There is no better, and no worse time for a hot jersey take than immediately after the design is revealed to the public. Such was the case about a week and a half ago when Nike and the various Ice Hockey Federations revealed many of the uniforms that will be worn at the 2018 Olympic and Paralympic Games in Pyeongchang, South Korea.

I had the benefit of my first impression being an in-person one, as Nike reached out with an invitation to make the long trek across, well, four or five major intersections to see the unveiling of the designs last Wednesday morning. It was a neat little setup – they had a myriad of guests to explain the vision they had behind the look and how they feel it integrates into the games. They also made sure we all had a chance to see them in person; first revealed by players skating in on synthetic ice, and later pinned up for us to get a closer look at the minute details.

The immediate public reaction was interesting, as there was a clear order of preference, but a sizeable share of people who would prefer that they did something else entirely.

Admittedly, they were a little different than what fans have been made used to in recent years. The wavy arms and emblem that went from Hockey Canada derivative to hyper-modern definitely had a non-traditionalist feel, which can be jarring given that Canada has had their share of iconic uniforms over the years.

Then again, legendary designs like 1972 and 1987 were also hyper-modern for their time, and while Canada has gone traditional in some tournament years (The 2002 and 2010 Olympics, and 2004 World Cup most notably), there has typically been some experimentation in the designs. Even if you only go back 20 or so years, you get the waves of the 1996 World Cup, the circular stripes of Nagano 98, the Swift jerseys of 2006, and the Petro-Canada (and, uhh, something else) looking things of 2014.

Be it stadium designs, marketing material, or uniforms, most Olympic branding across the world is developed with a sense of modernism in mind. The Games come closer to an idea of selling hope rather than nostalgia, and that sense of moving forward is portrayed in its imagery. For that reason, it stands out to see such a clamour of uniform traditionalism coming specifically from the hockey community. Sure, there are great classic looks out there, but when you’re trying to designing something to encapsulate the daydreams you have for a two-week stretch, “let’s look like we did in 1962” isn’t always reflective of that.

Of course, you also want the uniform to be good. Looking ahead is great, but we also don’t want to get into “dump a paint can on the ground and call it post-modern art” territory.

Having given the designs a few days to marinate, I’ve warmed up to them a fair bit. The biggest contention point appears to be the “wavy” arm pattern, which is being shared by many teams and looks close to identical on the United States, Slovakia, South Korea, Japan, Germany, and Finland uniforms. Honestly, stock photos don’t do the look justice, and they might work best on Canada’s sweater than anybody else’s. While they’re just an accessory to the look for some, on this jersey they double as a sublimated, futuristic looking version of the nation’s flag.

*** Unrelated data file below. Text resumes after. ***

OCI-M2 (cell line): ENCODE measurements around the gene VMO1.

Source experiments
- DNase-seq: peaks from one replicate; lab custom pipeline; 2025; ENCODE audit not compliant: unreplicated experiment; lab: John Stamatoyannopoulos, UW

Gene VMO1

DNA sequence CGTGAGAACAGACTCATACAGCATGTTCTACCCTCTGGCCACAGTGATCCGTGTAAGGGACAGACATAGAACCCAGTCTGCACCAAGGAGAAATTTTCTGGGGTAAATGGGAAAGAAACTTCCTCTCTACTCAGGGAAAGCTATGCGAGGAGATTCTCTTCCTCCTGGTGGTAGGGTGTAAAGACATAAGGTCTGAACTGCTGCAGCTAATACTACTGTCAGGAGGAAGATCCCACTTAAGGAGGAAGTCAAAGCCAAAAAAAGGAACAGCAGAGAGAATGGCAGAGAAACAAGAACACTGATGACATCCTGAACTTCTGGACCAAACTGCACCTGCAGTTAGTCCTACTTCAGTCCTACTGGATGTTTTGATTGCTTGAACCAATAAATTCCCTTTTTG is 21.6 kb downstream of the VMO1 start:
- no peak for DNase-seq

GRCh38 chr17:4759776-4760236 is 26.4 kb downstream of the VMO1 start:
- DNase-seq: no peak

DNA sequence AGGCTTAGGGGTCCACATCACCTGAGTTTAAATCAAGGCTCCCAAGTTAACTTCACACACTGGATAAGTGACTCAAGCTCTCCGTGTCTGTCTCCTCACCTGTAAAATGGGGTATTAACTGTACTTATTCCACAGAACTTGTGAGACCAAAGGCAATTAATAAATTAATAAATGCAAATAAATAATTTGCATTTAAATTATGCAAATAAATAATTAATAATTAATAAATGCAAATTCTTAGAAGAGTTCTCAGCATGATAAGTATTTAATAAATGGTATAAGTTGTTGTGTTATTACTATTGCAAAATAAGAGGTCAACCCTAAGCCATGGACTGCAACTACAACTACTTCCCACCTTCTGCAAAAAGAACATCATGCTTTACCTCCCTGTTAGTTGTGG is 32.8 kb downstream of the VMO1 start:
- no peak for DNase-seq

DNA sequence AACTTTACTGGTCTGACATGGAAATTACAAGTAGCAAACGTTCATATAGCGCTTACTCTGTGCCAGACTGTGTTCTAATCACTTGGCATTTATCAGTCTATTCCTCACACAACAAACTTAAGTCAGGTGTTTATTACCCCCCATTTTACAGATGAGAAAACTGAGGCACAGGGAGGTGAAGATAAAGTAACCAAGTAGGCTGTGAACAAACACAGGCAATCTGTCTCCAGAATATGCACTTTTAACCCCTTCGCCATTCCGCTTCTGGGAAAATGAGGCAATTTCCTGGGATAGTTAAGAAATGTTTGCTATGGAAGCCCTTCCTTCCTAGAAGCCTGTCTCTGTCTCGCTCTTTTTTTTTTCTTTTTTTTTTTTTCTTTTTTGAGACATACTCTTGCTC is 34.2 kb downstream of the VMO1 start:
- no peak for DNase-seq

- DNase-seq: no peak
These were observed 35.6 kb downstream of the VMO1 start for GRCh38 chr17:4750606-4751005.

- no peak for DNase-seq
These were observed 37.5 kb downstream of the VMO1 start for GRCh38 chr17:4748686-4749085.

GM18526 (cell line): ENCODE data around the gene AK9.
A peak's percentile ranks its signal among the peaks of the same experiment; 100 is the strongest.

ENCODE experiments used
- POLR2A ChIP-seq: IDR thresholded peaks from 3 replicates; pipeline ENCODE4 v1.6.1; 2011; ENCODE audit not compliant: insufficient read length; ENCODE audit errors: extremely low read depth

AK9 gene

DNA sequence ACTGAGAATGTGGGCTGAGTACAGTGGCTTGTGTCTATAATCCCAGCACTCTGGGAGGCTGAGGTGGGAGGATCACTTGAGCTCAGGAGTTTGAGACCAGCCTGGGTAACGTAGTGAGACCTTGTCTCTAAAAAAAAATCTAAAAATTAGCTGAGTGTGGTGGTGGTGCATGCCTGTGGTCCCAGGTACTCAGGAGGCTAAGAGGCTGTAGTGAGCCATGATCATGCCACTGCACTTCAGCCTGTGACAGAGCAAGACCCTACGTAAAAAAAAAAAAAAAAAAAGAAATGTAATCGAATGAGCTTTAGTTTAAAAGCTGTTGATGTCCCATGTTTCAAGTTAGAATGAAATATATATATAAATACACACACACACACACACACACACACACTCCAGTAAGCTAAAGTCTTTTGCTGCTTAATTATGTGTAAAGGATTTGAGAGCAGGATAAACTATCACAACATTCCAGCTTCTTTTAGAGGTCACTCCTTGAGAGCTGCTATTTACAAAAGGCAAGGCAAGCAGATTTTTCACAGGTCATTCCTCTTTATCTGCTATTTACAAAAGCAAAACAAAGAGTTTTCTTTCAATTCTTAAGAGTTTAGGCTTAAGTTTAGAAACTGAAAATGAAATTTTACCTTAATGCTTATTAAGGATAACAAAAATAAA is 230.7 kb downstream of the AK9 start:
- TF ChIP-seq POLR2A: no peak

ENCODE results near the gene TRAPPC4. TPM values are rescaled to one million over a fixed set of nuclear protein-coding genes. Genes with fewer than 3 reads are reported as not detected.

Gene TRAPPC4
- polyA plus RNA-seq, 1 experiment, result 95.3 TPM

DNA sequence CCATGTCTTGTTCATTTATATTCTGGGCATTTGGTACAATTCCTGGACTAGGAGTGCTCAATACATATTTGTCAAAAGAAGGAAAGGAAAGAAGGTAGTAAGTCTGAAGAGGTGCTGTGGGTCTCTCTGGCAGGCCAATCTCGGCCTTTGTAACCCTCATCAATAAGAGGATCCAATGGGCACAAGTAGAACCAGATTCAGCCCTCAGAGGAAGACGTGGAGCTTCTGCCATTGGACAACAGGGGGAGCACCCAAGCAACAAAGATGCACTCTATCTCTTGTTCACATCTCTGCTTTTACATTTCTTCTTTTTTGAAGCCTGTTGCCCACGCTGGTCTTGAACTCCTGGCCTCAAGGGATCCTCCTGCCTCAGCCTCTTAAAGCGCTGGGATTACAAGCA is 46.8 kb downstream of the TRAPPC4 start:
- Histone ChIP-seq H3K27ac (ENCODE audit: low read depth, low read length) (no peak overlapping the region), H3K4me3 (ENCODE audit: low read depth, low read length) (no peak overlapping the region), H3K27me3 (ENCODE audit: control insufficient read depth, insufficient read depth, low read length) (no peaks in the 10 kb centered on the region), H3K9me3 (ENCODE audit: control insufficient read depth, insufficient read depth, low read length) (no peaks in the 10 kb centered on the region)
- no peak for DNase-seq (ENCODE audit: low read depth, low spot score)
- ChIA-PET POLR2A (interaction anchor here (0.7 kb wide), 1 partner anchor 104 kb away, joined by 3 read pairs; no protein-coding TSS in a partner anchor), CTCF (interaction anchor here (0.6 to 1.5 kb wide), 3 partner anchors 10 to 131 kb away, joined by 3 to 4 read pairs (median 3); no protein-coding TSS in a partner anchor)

The logo has the same faux-embossed look to match the effect, but I still think that it could be the weaker link of the design. More than anything, my biggest gripe is the large “CANADA” under the emblem; it’s more pronounced than it’s been on a National Team jersey in over 20 years, on a design that perhaps needs it the least. For fun, I did this to see how the Red Jersey would look without the text, with the Hockey Canada logo, or with the CANADA 150 design that we’ve spent the whole year being sold.

All three looks are better, though obviously, the latter two are off the table for trademark/IOC reasons. I think the best improvement that they could’ve made more feasibly would have been to stick with the red logo, with no text, on all three designs. Case in point:

Unfortunately, it’s a bit too late to make that change. It’s a bit unfortunate because the white emblem and huge texts gives it a bit more of a “only available at The Bay” kind of vibe than I bet they were hoping for, but I will give it the credit of looking better in-the-flesh than it does on the stock photos.

A lot of the other little details are nice, though. The Olympic Committee patch looks solid in the corner, reminding me a lot of the crest-swap on the Olympic Soccer. The flag patch seems redundant, but that goes in the same category as the text. The embossed Nike Swoosh looks nice in person, and the lettering on the back is fantastic, and possibly the best part of the whole look.

Material-wise, I was pretty impressed with them as well. I hope to have a sweater in-hand again soon and I’ll go into some more detail in a post here or elsewhere, but there’s a big difference between where Nike started to re-invent the wheel in 2006 and where the uniforms are now. Nike’s pitch last week was one of breathability and light-weight material in all the right spots, which is usually a warning sign for a cheap feeling sweater, but wasn’t in this case.

Leaving the event, I was pretty certain that Canada had revealed a pretty good jersey and two poor ones, with the best of the bunch being the least likely to be used. I still think the black uniform is the nicest, and the one I’m looking forward to adding to my collection, but after a few sleeps, I think they fared pretty well. Again, these would be vastly improved without some of the redundancies (text, bonus flags), but the top-down uniform is one that will look good on the ice and portrays a pretty cool modern take on the flag.

Besides, if any of our teams do anything worth remembering in February, having something different enough to invoke that memory will probably be a good thing.

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